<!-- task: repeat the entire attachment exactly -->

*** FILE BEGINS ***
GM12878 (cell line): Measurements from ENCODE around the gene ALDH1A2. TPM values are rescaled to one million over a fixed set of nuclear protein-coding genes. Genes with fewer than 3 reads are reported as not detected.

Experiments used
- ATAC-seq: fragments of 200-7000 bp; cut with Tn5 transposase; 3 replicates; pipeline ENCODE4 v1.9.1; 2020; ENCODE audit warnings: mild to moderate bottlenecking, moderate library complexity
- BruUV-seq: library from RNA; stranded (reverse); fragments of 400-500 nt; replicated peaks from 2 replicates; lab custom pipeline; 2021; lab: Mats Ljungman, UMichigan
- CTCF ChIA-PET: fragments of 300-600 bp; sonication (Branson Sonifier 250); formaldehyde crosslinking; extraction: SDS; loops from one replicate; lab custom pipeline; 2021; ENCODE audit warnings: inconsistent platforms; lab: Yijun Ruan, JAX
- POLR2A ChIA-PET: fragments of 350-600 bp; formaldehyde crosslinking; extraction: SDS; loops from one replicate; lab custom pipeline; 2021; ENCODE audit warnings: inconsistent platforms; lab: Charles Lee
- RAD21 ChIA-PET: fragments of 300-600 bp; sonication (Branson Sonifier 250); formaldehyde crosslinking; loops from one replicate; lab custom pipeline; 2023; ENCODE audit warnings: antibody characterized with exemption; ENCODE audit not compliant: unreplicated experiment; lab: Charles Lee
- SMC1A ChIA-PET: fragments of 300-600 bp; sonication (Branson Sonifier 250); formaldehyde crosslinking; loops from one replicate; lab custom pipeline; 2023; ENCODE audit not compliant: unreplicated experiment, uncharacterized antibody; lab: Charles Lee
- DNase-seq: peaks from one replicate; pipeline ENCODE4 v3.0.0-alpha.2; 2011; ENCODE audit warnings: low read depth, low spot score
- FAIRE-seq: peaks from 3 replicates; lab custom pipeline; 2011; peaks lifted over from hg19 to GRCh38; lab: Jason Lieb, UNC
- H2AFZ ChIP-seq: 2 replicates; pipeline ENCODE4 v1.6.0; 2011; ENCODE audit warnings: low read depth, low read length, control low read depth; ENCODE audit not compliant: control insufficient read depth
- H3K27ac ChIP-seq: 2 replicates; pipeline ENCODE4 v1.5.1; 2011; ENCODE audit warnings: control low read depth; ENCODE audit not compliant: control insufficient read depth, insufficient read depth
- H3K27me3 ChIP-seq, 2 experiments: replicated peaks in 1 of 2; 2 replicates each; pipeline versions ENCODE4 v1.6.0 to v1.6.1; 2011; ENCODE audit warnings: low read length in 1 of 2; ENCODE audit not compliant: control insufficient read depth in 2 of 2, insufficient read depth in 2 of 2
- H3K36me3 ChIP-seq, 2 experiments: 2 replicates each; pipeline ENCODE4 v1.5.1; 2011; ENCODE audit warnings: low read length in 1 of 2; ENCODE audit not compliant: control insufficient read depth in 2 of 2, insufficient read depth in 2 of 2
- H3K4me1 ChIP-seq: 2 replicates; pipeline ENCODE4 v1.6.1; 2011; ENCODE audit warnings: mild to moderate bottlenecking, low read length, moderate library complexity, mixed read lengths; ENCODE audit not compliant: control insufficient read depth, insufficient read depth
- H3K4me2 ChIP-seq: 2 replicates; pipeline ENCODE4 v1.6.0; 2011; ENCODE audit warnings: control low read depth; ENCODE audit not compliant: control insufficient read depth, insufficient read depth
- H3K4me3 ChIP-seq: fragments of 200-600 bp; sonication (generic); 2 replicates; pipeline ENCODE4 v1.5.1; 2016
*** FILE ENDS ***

GM12878 (cell line): Measurements from ENCODE around the gene ALDH1A2. TPM values are rescaled to one million over a fixed set of nuclear protein-coding genes. Genes with fewer than 3 reads are reported as not detected.

Experiments used
- ATAC-seq: fragments of 200-7000 bp; cut with Tn5 transposase; 3 replicates; pipeline ENCODE4 v1.9.1; 2020; ENCODE audit warnings: mild to moderate bottlenecking, moderate library complexity
- BruUV-seq: library from RNA; stranded (reverse); fragments of 400-500 nt; replicated peaks from 2 replicates; lab custom pipeline; 2021; lab: Mats Ljungman, UMichigan
- CTCF ChIA-PET: fragments of 300-600 bp; sonication (Branson Sonifier 250); formaldehyde crosslinking; extraction: SDS; loops from one replicate; lab custom pipeline; 2021; ENCODE audit warnings: inconsistent platforms; lab: Yijun Ruan, JAX
- POLR2A ChIA-PET: fragments of 350-600 bp; formaldehyde crosslinking; extraction: SDS; loops from one replicate; lab custom pipeline; 2021; ENCODE audit warnings: inconsistent platforms; lab: Charles Lee
- RAD21 ChIA-PET: fragments of 300-600 bp; sonication (Branson Sonifier 250); formaldehyde crosslinking; loops from one replicate; lab custom pipeline; 2023; ENCODE audit warnings: antibody characterized with exemption; ENCODE audit not compliant: unreplicated experiment; lab: Charles Lee
- SMC1A ChIA-PET: fragments of 300-600 bp; sonication (Branson Sonifier 250); formaldehyde crosslinking; loops from one replicate; lab custom pipeline; 2023; ENCODE audit not compliant: unreplicated experiment, uncharacterized antibody; lab: Charles Lee
- DNase-seq: peaks from one replicate; pipeline ENCODE4 v3.0.0-alpha.2; 2011; ENCODE audit warnings: low read depth, low spot score
- FAIRE-seq: peaks from 3 replicates; lab custom pipeline; 2011; peaks lifted over from hg19 to GRCh38; lab: Jason Lieb, UNC
- H2AFZ ChIP-seq: 2 replicates; pipeline ENCODE4 v1.6.0; 2011; ENCODE audit warnings: low read depth, low read length, control low read depth; ENCODE audit not compliant: control insufficient read depth
- H3K27ac ChIP-seq: 2 replicates; pipeline ENCODE4 v1.5.1; 2011; ENCODE audit warnings: control low read depth; ENCODE audit not compliant: control insufficient read depth, insufficient read depth
- H3K27me3 ChIP-seq, 2 experiments: replicated peaks in 1 of 2; 2 replicates each; pipeline versions ENCODE4 v1.6.0 to v1.6.1; 2011; ENCODE audit warnings: low read length in 1 of 2; ENCODE audit not compliant: control insufficient read depth in 2 of 2, insufficient read depth in 2 of 2
- H3K36me3 ChIP-seq, 2 experiments: 2 replicates each; pipeline ENCODE4 v1.5.1; 2011; ENCODE audit warnings: low read length in 1 of 2; ENCODE audit not compliant: control insufficient read depth in 2 of 2, insufficient read depth in 2 of 2
- H3K4me1 ChIP-seq: 2 replicates; pipeline ENCODE4 v1.6.1; 2011; ENCODE audit warnings: mild to moderate bottlenecking, low read length, moderate library complexity, mixed read lengths; ENCODE audit not compliant: control insufficient read depth, insufficient read depth
- H3K4me2 ChIP-seq: 2 replicates; pipeline ENCODE4 v1.6.0; 2011; ENCODE audit warnings: control low read depth; ENCODE audit not compliant: control insufficient read depth, insufficient read depth
- H3K4me3 ChIP-seq: fragments of 200-600 bp; sonication (generic); 2 replicates; pipeline ENCODE4 v1.5.1; 2016